US specialists have made progress in developing a revolutionary drug for diabetics that will eliminate the need for insulin injection.
Many medicines, especially proteins made from proteins, cannot be consumed by mouth because they are broken down into the oesophagus and to no avail.
Insulin is an example of how diabetic patients need to be injected daily or frequently, but experts at North Carolina University and the Massachusetts Institute of Technology have developed a smart insulin delivery device, which will help patients in the near future. Will monitor and provide medication if needed.
This device, such as an adhesive bandage, can be used once a day.
In the research published in the journal Nature Biomedical Engineering, the device's experiments were successful in mice and pigs, and scientists are now applying to the US-based FDA for permission to test its humans.
Its first successful experiments were performed on mice in 2015 and according to researchers our main goal is to help improve the health and quality of life of diabetic patients, this device will eliminate the need to constantly check blood sugar and Insulin will be injected when needed, it will mimic pancreatic functions and is very easy to use.
The device will load insulin in small needles smaller than one milligram, which will lower the blood's blood sugar level to the body at a certain level.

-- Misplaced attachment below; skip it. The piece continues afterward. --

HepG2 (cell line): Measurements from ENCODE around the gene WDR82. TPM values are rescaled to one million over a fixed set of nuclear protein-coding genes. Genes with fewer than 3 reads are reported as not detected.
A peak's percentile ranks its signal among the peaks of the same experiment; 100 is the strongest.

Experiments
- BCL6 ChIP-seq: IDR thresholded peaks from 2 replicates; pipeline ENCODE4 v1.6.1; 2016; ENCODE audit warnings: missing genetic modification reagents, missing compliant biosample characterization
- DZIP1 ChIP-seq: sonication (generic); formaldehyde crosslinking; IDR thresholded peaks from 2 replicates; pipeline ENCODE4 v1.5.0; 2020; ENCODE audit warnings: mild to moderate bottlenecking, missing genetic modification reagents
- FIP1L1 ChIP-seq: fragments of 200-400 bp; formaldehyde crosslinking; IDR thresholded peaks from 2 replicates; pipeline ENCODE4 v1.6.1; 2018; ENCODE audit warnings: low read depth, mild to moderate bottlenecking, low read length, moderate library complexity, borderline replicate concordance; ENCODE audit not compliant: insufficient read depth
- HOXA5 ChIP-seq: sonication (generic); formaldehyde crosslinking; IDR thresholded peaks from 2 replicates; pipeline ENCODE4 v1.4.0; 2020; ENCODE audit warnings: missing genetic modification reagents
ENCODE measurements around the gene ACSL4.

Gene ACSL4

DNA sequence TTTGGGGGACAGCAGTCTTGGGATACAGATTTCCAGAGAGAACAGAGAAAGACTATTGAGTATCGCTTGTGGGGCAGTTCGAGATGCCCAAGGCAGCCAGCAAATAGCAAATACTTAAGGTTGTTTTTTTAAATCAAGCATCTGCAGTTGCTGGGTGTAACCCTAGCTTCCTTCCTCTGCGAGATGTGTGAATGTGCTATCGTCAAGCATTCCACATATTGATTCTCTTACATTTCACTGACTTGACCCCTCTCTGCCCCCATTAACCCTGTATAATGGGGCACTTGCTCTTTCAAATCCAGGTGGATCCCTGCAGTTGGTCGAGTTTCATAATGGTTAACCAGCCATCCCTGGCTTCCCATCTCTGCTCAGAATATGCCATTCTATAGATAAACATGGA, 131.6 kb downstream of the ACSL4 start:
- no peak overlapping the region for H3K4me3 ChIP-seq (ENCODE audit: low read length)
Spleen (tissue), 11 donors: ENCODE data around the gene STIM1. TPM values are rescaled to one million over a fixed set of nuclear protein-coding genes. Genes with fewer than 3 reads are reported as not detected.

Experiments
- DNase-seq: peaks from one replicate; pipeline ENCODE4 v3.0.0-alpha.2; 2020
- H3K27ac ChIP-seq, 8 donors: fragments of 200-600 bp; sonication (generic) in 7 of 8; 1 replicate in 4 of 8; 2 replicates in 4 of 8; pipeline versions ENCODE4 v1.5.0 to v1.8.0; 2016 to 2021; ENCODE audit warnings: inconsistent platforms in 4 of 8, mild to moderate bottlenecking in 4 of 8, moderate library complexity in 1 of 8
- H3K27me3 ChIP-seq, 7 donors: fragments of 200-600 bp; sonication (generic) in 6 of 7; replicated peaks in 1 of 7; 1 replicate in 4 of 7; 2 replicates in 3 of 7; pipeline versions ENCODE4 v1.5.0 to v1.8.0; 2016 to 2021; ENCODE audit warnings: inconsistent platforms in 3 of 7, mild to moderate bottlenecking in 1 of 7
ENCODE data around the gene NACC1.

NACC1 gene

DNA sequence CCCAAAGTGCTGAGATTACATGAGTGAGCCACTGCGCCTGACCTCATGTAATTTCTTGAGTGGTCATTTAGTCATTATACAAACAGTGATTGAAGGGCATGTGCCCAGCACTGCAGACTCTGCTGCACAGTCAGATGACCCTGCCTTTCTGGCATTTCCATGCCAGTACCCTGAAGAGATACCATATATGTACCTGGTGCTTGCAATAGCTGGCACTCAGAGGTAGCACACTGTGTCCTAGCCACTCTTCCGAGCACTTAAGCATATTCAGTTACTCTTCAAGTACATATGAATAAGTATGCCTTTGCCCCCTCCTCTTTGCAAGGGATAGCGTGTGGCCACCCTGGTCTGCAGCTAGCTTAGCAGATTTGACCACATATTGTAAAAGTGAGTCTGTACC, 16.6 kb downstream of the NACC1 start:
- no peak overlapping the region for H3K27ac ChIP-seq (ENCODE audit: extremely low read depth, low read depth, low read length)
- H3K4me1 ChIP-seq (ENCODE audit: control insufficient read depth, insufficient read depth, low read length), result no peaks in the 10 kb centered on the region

When blood sugar levels return to normal, the device will slow down the supply of insulin, and researchers say that it will reduce the risk of ingesting high amounts of insulin into the body, which causes various problems.
Diabetes patients have to know the glucose level by placing a droplet of blood on the device while insulin is injected into the body.
The coating of the polymer in the needles in this device so that it can survive in the gastric acid environment, the needle is smaller than the usual needle bleeding and does not need to be deepened.
Each needle enters the body about half a millimetre long enough for insulin delivery.
The technology was adopted by the FDA's Emerging Technology Program, which will support its approval process, and human trials are likely to begin in the next few years.